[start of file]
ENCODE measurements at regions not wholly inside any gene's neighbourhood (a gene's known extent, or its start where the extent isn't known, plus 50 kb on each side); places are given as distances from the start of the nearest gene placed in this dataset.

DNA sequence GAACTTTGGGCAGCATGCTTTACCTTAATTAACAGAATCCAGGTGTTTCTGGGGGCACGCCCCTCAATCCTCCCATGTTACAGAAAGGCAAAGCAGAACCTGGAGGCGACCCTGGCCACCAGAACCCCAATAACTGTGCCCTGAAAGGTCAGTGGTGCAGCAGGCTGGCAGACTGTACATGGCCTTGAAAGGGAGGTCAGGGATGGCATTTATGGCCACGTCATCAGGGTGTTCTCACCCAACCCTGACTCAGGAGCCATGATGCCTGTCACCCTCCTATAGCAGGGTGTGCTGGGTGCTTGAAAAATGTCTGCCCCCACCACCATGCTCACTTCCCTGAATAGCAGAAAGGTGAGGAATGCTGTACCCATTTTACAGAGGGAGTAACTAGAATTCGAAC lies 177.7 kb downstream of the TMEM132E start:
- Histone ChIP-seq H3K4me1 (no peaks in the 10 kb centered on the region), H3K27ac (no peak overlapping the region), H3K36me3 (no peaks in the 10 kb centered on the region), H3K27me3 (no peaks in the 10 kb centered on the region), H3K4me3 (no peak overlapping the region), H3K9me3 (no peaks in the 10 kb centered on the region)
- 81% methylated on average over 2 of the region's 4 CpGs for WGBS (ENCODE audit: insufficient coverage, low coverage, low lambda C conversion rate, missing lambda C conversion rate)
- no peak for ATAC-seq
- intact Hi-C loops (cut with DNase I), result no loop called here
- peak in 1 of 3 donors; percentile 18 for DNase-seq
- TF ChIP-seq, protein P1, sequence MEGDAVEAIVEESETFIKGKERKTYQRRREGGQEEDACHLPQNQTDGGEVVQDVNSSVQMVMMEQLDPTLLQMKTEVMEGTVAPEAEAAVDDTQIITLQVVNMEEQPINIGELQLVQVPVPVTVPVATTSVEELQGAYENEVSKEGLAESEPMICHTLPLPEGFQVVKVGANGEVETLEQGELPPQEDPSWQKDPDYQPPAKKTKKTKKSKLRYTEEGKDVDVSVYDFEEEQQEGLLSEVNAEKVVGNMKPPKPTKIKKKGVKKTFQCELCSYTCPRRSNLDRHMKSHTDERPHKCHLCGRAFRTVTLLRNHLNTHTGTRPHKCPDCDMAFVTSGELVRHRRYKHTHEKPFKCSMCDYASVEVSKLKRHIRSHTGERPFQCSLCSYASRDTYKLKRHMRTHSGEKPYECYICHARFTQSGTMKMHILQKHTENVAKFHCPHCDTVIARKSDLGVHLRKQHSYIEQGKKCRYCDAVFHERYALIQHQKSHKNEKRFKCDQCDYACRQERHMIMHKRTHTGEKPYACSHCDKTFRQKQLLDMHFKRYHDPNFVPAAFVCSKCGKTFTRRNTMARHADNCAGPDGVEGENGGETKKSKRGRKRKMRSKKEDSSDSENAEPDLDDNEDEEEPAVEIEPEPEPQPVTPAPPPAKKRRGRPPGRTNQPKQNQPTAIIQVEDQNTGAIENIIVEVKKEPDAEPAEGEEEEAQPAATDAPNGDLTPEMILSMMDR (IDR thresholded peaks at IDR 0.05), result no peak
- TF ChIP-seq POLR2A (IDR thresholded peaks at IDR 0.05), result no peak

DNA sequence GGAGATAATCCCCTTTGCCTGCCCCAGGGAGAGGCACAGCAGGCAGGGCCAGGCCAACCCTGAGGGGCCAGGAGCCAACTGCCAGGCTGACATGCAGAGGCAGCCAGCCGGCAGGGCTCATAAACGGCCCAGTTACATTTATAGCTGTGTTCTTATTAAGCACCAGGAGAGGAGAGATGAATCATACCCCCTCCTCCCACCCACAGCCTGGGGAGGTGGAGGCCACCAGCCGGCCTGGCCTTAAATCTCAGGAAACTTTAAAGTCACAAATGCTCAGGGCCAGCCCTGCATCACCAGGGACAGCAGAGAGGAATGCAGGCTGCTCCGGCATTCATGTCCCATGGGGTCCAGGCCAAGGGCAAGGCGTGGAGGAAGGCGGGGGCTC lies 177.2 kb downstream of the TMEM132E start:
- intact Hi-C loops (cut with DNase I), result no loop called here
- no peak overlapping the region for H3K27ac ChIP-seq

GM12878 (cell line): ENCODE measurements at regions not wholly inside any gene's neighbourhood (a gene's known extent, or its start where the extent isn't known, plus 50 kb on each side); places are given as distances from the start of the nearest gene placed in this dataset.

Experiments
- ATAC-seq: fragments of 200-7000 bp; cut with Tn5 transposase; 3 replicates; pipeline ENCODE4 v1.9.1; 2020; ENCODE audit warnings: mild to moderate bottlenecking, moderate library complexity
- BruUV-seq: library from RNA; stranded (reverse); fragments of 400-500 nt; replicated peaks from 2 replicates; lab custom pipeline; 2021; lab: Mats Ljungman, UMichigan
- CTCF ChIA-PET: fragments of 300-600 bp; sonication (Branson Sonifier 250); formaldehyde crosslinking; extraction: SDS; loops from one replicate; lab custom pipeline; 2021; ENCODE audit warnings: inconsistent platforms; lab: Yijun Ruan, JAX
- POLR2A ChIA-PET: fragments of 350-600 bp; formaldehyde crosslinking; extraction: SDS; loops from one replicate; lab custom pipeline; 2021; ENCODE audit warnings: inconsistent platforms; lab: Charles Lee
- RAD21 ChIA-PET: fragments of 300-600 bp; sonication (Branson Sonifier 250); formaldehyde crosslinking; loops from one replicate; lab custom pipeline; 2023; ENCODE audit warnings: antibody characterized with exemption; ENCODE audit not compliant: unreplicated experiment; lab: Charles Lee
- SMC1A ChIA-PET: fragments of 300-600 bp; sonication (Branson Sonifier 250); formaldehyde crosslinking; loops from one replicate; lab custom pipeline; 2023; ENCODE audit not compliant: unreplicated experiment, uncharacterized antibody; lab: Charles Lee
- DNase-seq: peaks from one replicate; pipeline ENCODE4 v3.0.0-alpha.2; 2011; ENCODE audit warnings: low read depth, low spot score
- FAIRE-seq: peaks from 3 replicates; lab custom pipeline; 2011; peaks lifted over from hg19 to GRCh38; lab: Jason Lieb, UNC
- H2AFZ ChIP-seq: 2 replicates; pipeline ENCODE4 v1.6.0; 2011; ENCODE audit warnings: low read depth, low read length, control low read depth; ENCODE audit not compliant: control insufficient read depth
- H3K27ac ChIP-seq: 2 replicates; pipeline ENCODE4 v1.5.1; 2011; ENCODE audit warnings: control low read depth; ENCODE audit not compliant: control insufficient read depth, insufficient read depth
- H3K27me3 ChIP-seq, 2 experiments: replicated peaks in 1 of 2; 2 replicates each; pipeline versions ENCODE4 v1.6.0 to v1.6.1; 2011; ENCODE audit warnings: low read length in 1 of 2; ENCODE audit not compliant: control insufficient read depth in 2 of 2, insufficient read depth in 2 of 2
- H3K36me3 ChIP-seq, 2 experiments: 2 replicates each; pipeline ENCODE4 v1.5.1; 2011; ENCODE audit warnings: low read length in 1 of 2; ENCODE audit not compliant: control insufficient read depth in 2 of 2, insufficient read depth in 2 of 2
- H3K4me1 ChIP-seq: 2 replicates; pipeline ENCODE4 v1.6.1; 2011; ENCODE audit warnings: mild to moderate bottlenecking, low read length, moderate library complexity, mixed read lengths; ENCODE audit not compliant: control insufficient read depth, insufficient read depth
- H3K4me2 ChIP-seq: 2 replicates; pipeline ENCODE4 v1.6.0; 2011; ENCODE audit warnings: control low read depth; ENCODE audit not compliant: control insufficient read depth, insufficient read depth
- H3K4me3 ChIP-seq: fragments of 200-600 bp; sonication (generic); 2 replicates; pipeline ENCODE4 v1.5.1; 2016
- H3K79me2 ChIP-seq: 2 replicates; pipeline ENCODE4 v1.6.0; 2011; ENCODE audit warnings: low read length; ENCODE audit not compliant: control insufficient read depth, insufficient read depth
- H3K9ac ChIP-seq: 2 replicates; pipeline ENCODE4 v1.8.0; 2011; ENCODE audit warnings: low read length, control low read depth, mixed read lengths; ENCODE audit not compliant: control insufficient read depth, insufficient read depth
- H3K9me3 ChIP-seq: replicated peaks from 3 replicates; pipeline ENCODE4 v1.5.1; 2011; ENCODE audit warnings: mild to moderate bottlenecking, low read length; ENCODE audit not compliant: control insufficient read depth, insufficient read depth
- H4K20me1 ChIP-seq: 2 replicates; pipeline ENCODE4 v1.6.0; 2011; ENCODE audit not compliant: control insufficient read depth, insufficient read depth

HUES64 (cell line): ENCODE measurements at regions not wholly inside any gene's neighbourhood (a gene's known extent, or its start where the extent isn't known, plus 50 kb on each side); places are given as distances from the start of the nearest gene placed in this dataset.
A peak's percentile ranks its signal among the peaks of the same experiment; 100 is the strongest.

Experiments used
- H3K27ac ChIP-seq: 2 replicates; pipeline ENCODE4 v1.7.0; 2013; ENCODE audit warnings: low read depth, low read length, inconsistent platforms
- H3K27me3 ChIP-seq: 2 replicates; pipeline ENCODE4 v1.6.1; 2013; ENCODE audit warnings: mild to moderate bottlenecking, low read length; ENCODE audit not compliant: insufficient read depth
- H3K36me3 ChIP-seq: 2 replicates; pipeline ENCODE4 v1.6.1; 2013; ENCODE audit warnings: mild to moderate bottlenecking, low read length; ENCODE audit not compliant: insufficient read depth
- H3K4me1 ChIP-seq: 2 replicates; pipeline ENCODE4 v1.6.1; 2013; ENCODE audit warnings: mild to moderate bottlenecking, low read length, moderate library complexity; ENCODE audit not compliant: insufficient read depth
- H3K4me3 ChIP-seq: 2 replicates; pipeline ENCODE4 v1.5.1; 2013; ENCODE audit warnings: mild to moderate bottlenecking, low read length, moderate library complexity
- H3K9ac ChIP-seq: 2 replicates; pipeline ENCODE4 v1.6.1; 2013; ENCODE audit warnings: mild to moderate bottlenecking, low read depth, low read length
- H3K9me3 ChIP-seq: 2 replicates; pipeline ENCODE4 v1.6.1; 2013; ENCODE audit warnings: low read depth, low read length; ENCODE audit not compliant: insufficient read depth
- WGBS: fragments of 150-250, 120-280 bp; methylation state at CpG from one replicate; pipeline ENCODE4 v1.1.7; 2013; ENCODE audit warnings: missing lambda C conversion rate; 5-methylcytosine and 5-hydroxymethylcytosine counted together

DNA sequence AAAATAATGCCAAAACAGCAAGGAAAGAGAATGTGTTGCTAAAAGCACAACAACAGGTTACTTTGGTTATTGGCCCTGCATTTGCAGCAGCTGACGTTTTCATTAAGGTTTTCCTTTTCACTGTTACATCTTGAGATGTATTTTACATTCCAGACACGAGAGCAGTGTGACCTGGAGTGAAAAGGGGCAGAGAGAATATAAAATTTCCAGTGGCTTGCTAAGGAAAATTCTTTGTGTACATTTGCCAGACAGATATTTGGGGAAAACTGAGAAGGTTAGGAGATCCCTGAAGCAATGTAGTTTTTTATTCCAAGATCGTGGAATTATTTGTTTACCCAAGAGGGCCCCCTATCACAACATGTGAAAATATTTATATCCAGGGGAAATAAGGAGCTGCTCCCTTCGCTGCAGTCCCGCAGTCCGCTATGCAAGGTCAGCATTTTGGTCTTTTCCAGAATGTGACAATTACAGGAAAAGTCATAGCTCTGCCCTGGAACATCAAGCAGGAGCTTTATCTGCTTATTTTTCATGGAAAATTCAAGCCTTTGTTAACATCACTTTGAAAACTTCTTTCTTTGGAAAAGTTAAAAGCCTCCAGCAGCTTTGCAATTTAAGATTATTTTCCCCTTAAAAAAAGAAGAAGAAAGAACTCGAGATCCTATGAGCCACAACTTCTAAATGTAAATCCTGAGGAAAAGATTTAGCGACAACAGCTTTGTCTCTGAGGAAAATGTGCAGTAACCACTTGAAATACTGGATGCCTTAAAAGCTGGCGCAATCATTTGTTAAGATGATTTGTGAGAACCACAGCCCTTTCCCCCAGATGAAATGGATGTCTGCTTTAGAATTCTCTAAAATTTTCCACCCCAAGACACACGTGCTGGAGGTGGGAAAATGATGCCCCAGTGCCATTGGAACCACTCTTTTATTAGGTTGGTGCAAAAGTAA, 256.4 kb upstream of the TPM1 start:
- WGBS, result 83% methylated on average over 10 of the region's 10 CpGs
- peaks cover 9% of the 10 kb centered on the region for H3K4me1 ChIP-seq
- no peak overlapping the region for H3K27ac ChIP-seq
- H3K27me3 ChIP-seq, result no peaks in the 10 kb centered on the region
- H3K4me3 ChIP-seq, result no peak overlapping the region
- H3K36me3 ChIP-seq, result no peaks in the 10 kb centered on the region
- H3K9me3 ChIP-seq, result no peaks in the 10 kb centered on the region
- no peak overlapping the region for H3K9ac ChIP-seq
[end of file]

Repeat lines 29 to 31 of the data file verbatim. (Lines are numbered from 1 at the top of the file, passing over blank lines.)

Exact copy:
- H3K4me3 ChIP-seq: fragments of 200-600 bp; sonication (generic); 2 replicates; pipeline ENCODE4 v1.5.1; 2016
- H3K79me2 ChIP-seq: 2 replicates; pipeline ENCODE4 v1.6.0; 2011; ENCODE audit warnings: low read length; ENCODE audit not compliant: control insufficient read depth, insufficient read depth
- H3K9ac ChIP-seq: 2 replicates; pipeline ENCODE4 v1.8.0; 2011; ENCODE audit warnings: low read length, control low read depth, mixed read lengths; ENCODE audit not compliant: control insufficient read depth, insufficient read depth